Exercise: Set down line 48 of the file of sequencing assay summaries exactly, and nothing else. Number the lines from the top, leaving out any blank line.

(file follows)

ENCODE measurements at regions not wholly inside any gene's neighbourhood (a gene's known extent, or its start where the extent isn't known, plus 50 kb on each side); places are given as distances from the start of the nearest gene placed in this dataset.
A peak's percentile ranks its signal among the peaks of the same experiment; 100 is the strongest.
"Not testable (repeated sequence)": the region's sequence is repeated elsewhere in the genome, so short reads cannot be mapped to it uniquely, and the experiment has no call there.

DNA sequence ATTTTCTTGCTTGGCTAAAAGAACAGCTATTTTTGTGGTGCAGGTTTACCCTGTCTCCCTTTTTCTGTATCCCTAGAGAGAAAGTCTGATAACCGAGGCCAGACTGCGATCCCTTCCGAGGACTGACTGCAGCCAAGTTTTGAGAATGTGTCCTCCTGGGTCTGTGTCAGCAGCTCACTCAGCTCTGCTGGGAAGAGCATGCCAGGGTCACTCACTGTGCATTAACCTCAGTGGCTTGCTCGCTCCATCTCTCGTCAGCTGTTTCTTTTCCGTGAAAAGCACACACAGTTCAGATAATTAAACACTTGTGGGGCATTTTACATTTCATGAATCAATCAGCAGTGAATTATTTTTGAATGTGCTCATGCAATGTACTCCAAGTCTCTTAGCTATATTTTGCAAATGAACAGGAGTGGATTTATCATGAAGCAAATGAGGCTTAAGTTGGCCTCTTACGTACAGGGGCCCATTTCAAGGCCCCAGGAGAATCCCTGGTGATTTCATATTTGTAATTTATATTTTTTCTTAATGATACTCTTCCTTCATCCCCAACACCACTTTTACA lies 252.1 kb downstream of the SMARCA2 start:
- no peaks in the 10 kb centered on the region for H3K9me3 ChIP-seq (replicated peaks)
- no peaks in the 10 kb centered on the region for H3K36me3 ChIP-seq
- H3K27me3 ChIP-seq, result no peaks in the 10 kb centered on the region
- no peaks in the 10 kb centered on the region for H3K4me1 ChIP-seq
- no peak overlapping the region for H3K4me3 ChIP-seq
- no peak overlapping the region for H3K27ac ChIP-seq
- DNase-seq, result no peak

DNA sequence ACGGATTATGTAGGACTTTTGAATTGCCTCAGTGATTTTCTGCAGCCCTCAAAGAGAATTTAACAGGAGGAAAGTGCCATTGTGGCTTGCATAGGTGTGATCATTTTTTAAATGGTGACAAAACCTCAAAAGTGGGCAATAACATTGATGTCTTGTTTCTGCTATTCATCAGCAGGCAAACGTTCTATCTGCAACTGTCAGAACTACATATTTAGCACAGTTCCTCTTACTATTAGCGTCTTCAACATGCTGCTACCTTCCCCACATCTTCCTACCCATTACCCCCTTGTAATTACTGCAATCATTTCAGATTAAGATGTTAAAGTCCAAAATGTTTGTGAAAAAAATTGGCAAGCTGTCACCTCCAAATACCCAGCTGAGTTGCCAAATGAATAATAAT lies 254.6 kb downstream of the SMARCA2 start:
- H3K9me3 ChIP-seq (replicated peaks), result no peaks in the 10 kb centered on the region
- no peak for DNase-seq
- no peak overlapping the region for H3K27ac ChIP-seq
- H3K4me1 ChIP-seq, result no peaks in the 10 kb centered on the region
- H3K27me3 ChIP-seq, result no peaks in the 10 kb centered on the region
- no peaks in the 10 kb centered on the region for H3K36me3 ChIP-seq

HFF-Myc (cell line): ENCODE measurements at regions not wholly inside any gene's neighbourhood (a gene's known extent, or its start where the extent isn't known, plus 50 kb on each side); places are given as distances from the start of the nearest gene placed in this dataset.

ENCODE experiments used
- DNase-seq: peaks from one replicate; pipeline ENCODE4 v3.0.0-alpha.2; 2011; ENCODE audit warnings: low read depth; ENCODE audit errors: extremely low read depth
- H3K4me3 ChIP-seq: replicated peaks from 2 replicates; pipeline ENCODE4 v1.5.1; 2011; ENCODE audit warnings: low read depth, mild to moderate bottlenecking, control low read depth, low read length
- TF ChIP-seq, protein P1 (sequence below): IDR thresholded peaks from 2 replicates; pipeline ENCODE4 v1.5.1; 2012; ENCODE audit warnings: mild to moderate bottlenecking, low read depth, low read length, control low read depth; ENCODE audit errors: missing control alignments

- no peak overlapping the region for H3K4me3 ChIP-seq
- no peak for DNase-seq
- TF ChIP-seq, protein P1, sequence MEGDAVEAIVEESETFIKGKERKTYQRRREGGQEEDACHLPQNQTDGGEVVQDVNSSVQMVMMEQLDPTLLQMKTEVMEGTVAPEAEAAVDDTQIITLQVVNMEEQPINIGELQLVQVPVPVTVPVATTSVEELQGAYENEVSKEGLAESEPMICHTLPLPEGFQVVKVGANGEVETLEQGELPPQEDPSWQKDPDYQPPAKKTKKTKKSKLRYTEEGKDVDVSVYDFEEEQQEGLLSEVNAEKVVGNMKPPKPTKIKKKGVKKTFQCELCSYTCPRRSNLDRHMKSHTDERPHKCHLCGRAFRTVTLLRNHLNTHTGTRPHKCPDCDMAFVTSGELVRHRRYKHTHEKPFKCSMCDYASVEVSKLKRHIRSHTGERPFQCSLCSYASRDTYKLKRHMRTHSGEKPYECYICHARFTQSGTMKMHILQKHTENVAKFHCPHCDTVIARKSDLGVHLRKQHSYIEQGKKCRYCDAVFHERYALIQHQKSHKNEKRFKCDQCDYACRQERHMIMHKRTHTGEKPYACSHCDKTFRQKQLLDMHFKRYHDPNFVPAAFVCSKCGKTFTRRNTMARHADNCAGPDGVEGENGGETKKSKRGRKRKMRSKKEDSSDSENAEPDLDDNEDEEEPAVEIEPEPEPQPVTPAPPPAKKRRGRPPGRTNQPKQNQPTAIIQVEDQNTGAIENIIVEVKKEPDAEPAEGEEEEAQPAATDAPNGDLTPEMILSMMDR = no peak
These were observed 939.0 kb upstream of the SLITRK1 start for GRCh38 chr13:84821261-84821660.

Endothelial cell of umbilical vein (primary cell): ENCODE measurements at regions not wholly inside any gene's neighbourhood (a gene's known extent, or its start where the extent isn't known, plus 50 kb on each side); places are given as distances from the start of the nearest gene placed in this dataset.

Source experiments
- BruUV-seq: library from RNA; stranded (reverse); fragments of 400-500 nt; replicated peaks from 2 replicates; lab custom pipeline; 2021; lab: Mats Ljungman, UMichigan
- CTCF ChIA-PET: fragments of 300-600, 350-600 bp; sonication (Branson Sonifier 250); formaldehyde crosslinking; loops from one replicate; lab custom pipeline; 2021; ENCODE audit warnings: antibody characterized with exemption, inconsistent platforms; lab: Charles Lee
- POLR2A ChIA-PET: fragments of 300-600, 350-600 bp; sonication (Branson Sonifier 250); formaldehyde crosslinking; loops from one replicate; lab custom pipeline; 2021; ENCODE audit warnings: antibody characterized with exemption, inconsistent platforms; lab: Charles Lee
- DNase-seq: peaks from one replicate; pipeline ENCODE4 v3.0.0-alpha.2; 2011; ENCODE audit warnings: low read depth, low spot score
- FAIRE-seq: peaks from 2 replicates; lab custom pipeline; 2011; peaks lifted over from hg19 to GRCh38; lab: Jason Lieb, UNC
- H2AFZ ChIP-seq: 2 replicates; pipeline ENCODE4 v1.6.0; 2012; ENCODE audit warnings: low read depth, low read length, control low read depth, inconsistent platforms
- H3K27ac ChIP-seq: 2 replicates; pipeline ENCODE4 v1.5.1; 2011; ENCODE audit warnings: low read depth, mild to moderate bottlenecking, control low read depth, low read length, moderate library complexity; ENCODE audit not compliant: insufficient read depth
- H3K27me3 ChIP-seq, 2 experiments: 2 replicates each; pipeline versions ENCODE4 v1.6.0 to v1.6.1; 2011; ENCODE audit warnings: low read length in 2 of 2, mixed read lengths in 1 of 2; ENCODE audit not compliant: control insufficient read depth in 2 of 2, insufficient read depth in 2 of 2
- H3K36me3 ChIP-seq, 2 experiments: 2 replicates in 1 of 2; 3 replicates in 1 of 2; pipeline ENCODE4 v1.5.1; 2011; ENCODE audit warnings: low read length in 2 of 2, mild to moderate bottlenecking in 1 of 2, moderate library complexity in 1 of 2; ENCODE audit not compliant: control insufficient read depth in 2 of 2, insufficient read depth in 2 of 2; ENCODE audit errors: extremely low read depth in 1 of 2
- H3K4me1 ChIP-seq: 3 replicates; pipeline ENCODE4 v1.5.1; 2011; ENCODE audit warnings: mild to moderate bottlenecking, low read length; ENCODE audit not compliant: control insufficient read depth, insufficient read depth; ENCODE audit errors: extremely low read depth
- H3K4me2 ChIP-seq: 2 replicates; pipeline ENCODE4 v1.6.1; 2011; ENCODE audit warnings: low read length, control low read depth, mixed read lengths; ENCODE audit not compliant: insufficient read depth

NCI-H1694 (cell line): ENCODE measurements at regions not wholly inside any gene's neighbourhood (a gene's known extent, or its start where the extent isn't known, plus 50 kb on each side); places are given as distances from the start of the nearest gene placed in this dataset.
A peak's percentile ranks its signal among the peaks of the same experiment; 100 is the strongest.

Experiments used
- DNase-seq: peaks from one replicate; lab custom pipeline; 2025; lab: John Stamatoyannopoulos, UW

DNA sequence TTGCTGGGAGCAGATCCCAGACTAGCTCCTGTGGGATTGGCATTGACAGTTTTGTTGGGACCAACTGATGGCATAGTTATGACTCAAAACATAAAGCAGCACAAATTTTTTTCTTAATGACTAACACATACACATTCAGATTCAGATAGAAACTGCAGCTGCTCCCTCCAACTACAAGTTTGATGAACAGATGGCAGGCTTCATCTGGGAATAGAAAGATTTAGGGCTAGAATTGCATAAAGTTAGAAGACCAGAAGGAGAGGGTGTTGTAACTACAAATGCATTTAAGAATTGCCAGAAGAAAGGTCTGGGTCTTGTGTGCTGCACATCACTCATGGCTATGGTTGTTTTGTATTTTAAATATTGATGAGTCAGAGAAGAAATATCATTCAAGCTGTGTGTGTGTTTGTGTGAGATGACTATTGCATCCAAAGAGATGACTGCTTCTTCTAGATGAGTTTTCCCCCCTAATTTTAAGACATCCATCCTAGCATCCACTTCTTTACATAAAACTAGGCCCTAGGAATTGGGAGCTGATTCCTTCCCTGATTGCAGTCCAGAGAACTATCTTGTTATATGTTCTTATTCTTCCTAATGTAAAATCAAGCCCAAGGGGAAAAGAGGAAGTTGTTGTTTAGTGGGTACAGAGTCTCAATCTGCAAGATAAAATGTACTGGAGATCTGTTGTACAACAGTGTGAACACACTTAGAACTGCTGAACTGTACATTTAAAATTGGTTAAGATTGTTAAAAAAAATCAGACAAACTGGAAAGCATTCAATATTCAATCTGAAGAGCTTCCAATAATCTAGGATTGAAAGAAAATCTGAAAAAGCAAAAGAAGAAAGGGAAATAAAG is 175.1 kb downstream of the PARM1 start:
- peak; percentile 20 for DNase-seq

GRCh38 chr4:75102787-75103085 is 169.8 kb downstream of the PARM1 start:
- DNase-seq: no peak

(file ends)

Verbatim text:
- DNase-seq: no peak